I started with working Culture Club in January 1982. At that time the band didn’t have a record deal – the demos I recorded with them ultimately lead to the deal with Virgin. We had a great run of success and I have remained very good friends with them all to this day. The sessions and the tracks I produced with culture club (and other artistes) really are a snapshot & time line of 80’s recording technology. We started on 24 track analog – then 48 track analog (two machines synced together) and mixed with early digital two track systems. Next digital multitrack and sampling technology became available, and of course automated mixing. At the same time synthesiser and sequencing became the force that it is today. I’m very proud of those sessions
You created and co-presented a radio show entitled The Record Producers. The show looked back at monumental records/discographies from the producers point of view. Can you tell us a little more about the show?
What spec Mac Pro did you go for? Why did you choose this spec, and was it a big upgrade from your previous system?
I’ve had the Mac Pro (2009 Intel from day 1) and its served me very well, my previous system was the last of the power PC models.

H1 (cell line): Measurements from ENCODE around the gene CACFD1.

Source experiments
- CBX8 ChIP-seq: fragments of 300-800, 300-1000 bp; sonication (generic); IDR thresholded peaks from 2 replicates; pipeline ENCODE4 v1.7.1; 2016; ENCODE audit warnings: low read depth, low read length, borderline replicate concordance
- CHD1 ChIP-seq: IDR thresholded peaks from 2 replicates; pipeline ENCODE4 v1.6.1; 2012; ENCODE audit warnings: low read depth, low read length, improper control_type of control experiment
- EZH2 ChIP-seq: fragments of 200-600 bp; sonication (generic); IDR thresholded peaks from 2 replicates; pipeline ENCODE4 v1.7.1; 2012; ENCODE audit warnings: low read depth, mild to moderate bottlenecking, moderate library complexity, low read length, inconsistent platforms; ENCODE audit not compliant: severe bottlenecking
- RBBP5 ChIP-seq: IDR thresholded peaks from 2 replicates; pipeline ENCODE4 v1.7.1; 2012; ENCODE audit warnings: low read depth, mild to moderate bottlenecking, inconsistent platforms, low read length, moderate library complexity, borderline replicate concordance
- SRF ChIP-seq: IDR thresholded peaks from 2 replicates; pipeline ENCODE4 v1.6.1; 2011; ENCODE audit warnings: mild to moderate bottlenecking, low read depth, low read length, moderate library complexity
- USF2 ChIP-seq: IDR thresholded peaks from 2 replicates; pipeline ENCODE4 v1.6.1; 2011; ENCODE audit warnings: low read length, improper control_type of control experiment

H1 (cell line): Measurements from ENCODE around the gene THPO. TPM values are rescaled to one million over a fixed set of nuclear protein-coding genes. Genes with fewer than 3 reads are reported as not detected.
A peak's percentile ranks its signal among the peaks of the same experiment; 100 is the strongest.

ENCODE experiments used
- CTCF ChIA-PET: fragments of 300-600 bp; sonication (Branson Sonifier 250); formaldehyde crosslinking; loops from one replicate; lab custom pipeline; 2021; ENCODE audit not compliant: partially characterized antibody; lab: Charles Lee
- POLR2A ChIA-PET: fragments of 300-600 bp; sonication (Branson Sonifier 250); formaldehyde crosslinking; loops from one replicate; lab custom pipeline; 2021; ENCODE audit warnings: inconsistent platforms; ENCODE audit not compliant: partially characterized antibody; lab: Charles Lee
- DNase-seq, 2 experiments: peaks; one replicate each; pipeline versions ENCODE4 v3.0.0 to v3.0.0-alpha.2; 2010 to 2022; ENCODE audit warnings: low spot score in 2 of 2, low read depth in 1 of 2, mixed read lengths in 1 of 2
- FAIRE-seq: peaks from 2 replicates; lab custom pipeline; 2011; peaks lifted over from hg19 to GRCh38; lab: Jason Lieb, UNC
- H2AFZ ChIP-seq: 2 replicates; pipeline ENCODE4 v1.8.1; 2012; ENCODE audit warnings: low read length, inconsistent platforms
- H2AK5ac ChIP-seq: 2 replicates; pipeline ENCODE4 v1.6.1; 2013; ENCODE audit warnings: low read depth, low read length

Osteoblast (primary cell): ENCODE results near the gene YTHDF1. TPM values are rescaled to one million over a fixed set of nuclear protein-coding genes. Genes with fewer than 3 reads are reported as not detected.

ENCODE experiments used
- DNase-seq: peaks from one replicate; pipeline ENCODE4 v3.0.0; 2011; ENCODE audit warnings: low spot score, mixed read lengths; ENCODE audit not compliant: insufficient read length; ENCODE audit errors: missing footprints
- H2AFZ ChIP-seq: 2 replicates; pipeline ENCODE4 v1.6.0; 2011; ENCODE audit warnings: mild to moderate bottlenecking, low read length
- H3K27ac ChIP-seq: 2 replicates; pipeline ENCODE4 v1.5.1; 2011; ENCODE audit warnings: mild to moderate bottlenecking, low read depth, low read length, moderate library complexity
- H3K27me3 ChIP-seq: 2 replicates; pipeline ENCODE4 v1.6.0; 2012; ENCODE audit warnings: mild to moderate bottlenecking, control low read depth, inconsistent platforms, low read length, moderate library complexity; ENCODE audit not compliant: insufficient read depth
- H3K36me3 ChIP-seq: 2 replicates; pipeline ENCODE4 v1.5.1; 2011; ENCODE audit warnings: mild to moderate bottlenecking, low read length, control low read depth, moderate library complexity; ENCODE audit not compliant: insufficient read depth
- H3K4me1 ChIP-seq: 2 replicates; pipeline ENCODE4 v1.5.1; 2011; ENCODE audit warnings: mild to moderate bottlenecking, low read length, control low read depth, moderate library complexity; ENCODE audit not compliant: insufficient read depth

I’ve got a lot of hardware invested in that Intel system so I can’t easily change to the new Mac pros – the create pro CPU upgrade was the perfect solution – I upgraded to the 12 core 3.46GHz CPU (and soon I’ll upgrade the RAM and the hard drives). This propels my machine forward allowing me to continue using it for a few more years without having to resort to external chassis for my audio and plug in hardware.
What do you use your Mac Pro for? Which software do you run & how does the system handle it?
I run Logic X, Ableton live and Pro Tools (native) as well as lots of other audio editing programmes such as Isotope Rx4. It all works very well.
How integral is your system/software to your workflow? Do you see your reliance on your Mac/software increasing in the future?
It’s the core of my whole system, so it’s essential that it’s as fast and as reliable as possible.
Do you use any additional hardware in your workflow? What impact does this have on how you use your Mac Pro/software?
I use the RME MADI PCI-e card this gives me 64 separate outs into my DM 2000 mixing console. I also have a PCI-e UAD quad-core card to run my UAD plugins.
Are you currently working on any projects using the Mac Pro? How does your workstation fit in with this project specifically?
Latest/current project is Xam Volo: http://www.bidolito.co.uk/category/tags/xamvolo
How important is your system’s performance to you? Does not having to worry about what you workstation can handle help you spend more time focussing on the quality of your work?
Can I also add that the service you provide is superb and the swap out and return of CPU/SSD/RAM is the perfect solution for busy recording professionals allowing you to continue to work without any serious downtime.
Xam Volo’s new single ‘Rescue Me’ will be released late December, so keep a look out.